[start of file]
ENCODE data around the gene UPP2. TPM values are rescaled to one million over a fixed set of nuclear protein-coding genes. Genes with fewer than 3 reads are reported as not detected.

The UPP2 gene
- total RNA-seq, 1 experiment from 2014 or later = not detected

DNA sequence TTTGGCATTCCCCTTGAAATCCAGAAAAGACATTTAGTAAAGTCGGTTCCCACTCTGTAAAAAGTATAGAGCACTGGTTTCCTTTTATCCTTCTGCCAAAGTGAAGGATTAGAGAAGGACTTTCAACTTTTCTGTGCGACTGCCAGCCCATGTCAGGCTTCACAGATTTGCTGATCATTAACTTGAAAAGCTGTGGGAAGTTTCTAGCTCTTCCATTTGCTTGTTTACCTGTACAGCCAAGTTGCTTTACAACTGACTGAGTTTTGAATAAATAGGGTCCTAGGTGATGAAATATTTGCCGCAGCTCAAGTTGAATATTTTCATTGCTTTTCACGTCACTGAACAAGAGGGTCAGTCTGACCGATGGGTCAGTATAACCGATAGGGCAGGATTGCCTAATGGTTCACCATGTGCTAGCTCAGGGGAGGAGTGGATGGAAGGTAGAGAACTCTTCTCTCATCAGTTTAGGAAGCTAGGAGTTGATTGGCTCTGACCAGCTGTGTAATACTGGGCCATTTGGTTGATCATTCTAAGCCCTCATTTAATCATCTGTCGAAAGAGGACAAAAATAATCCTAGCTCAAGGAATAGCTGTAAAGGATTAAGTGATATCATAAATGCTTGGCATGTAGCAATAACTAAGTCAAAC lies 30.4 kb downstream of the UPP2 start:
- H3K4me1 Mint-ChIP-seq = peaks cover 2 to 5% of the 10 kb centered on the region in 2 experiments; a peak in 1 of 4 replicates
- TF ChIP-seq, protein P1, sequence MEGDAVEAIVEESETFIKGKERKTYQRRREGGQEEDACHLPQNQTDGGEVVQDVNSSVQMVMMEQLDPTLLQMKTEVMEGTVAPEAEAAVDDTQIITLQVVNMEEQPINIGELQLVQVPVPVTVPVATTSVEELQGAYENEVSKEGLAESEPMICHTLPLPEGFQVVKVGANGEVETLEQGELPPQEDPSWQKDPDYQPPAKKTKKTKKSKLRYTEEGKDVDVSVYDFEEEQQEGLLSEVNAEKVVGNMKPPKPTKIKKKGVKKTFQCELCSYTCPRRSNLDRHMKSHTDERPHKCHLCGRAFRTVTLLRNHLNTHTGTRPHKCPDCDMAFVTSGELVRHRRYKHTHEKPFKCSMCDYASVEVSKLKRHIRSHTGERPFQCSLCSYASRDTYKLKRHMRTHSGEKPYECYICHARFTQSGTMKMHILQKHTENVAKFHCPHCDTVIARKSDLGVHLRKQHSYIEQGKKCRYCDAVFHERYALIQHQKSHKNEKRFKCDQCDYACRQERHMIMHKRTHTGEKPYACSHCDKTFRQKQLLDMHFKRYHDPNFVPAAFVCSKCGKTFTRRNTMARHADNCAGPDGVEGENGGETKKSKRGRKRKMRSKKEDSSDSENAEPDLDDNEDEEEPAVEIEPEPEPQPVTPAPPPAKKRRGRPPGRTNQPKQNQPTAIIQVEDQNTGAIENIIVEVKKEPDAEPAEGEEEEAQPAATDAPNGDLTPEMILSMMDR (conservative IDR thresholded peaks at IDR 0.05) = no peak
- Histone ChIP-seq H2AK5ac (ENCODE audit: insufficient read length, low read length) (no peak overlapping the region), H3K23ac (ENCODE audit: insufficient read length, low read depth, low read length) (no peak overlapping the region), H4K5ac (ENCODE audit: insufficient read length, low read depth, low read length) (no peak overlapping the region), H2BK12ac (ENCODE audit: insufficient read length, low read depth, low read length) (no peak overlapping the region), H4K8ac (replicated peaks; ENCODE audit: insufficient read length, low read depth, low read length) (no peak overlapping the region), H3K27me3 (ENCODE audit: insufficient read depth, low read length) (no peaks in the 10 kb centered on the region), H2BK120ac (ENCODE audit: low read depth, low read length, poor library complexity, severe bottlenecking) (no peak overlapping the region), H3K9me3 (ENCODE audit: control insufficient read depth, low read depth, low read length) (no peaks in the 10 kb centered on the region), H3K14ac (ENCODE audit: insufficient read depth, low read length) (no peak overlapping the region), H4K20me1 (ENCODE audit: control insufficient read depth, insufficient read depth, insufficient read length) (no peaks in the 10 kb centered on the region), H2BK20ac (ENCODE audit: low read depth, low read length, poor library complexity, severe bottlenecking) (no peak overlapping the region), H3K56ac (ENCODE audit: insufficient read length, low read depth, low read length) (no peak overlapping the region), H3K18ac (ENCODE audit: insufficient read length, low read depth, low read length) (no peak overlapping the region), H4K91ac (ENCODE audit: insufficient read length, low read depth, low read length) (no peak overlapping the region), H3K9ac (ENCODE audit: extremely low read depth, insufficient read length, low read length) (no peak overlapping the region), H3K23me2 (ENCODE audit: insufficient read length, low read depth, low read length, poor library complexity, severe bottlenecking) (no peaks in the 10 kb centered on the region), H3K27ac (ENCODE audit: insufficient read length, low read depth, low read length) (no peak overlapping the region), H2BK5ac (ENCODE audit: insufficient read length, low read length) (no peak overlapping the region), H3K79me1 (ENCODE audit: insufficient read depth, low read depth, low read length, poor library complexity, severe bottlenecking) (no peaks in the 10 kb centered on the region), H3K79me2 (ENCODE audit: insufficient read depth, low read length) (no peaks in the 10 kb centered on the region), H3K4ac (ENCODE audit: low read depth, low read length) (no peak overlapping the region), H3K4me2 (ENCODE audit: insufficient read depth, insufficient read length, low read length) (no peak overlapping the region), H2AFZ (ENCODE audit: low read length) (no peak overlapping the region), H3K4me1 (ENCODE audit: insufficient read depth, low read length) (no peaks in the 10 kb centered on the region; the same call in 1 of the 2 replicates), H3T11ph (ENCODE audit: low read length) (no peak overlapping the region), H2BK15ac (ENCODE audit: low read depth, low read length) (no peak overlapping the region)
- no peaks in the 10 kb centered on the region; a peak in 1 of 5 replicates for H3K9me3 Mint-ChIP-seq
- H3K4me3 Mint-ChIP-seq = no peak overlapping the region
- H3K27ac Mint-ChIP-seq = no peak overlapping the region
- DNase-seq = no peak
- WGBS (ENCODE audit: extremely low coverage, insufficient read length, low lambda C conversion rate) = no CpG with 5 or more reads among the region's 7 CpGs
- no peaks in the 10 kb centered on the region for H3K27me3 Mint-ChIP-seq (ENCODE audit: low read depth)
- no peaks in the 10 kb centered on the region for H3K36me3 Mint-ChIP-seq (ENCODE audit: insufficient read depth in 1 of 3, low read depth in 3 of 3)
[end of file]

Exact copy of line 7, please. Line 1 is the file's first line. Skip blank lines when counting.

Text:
- Histone ChIP-seq H2AK5ac (ENCODE audit: insufficient read length, low read length) (no peak overlapping the region), H3K23ac (ENCODE audit: insufficient read length, low read depth, low read length) (no peak overlapping the region), H4K5ac (ENCODE audit: insufficient read length, low read depth, low read length) (no peak overlapping the region), H2BK12ac (ENCODE audit: insufficient read length, low read depth, low read length) (no peak overlapping the region), H4K8ac (replicated peaks; ENCODE audit: insufficient read length, low read depth, low read length) (no peak overlapping the region), H3K27me3 (ENCODE audit: insufficient read depth, low read length) (no peaks in the 10 kb centered on the region), H2BK120ac (ENCODE audit: low read depth, low read length, poor library complexity, severe bottlenecking) (no peak overlapping the region), H3K9me3 (ENCODE audit: control insufficient read depth, low read depth, low read length) (no peaks in the 10 kb centered on the region), H3K14ac (ENCODE audit: insufficient read depth, low read length) (no peak overlapping the region), H4K20me1 (ENCODE audit: control insufficient read depth, insufficient read depth, insufficient read length) (no peaks in the 10 kb centered on the region), H2BK20ac (ENCODE audit: low read depth, low read length, poor library complexity, severe bottlenecking) (no peak overlapping the region), H3K56ac (ENCODE audit: insufficient read length, low read depth, low read length) (no peak overlapping the region), H3K18ac (ENCODE audit: insufficient read length, low read depth, low read length) (no peak overlapping the region), H4K91ac (ENCODE audit: insufficient read length, low read depth, low read length) (no peak overlapping the region), H3K9ac (ENCODE audit: extremely low read depth, insufficient read length, low read length) (no peak overlapping the region), H3K23me2 (ENCODE audit: insufficient read length, low read depth, low read length, poor library complexity, severe bottlenecking) (no peaks in the 10 kb centered on the region), H3K27ac (ENCODE audit: insufficient read length, low read depth, low read length) (no peak overlapping the region), H2BK5ac (ENCODE audit: insufficient read length, low read length) (no peak overlapping the region), H3K79me1 (ENCODE audit: insufficient read depth, low read depth, low read length, poor library complexity, severe bottlenecking) (no peaks in the 10 kb centered on the region), H3K79me2 (ENCODE audit: insufficient read depth, low read length) (no peaks in the 10 kb centered on the region), H3K4ac (ENCODE audit: low read depth, low read length) (no peak overlapping the region), H3K4me2 (ENCODE audit: insufficient read depth, insufficient read length, low read length) (no peak overlapping the region), H2AFZ (ENCODE audit: low read length) (no peak overlapping the region), H3K4me1 (ENCODE audit: insufficient read depth, low read length) (no peaks in the 10 kb centered on the region; the same call in 1 of the 2 replicates), H3T11ph (ENCODE audit: low read length) (no peak overlapping the region), H2BK15ac (ENCODE audit: low read depth, low read length) (no peak overlapping the region)